Dale Murphy is regarded by many as one of the premier players during the 1980s. His best years were with the Atlanta Braves, appearing in the All-Star Game seven times, and leading the National League in home runs and RBI twice; he also led the major leagues in home runs and runs batted in over the 10-year span from 1981 to 1990. He led the National League in games, at bats, runs, hits, extra base hits, RBI, runs created, total bases, and plate appearances in the 1980s. He also accomplished a 30-30 season in 1983, at the time only the 6th player since 1922 to do so. His 1983 MVP year is the only time in major-league history a player has compiled a .300 batting average, 30 home runs, 120 runs batted in, 130 runs scored, 90 bases on balls, and 30 stolen bases with fewer than 10 times caught stealing.
In addition, Murphy also won five consecutive Gold Glove Awards, and won two consecutive MVP awards in 1982 and 1983, making him one of only four outfielders in major league history with consecutive MVP years, and the youngest ever to do so at the time.
His professional baseball career began in 1976 and ended in 1993; he also played for the Philadelphia Phillies and Colorado Rockies franchises. He finished his career with 398 home runs (19th in MLB history at the time of his retirement) and a .265 batting average. He reached the playoffs only once, in 1982, where the Braves were eliminated in the first round by the St. Louis Cardinals. His jersey number “3” was retired by the Atlanta Braves on June 13, 1994.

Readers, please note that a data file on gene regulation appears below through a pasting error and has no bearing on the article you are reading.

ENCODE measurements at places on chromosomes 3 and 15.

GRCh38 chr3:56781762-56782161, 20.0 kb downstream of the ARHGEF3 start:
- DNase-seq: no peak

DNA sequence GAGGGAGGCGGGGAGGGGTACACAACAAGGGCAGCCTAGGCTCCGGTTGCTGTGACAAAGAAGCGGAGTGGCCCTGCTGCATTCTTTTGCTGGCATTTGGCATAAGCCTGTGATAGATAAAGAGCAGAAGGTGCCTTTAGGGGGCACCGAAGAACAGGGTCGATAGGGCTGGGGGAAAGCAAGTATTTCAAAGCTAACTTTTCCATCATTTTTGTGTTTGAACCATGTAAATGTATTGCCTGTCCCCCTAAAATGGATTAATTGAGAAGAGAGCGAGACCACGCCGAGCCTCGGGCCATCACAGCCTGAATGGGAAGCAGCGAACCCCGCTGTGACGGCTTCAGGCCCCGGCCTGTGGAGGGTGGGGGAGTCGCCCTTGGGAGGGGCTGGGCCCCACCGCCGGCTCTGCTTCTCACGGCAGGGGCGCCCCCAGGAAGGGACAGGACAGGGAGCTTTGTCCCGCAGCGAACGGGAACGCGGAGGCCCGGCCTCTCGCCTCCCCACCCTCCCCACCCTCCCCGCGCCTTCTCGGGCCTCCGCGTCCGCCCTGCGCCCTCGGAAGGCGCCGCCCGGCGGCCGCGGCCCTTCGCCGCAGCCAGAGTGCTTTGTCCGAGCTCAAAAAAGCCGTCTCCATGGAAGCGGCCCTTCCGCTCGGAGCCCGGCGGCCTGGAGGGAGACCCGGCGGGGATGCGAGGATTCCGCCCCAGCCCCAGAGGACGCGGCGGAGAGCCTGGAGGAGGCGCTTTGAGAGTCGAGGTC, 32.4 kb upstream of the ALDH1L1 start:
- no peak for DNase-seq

Murphy’s clean-living habits off the diamond were conspicuous in a league wracked by illegal drugs and salary controversies. A devout Latter-day Saint, or Mormon, Murphy did not drink alcoholic beverages, would not allow women to be photographed embracing him and paid his teammates’ dinner checks (as long as alcoholic beverages were not on the tab). He also refused to give television interviews unless he was fully dressed. Murphy had been introduced to the church by Barry Bonnell, a teammate early in his career.
After his baseball career ended, Murphy became more active in the Church of Jesus Christ of Latter-day Saints. From 1997 to 2000, he served as president of the Massachusetts Boston Mission of the church. Murphy was at one point said to be considering a run for Utah governor in 2004, but failed to generate enough interest within the Republican Party.
In 1997, Dale was inducted into the Oregon Sports Hall of Fame & Museum. In 2008, he was appointed to the National Advisory Board for the national children’s charity Operation Kids.